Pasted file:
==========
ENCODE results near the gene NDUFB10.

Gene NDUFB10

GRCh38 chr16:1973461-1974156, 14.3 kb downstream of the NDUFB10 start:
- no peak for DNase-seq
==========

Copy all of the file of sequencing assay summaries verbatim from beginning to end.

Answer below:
ENCODE results near the gene NDUFB10.

Gene NDUFB10

GRCh38 chr16:1973461-1974156, 14.3 kb downstream of the NDUFB10 start:
- no peak for DNase-seq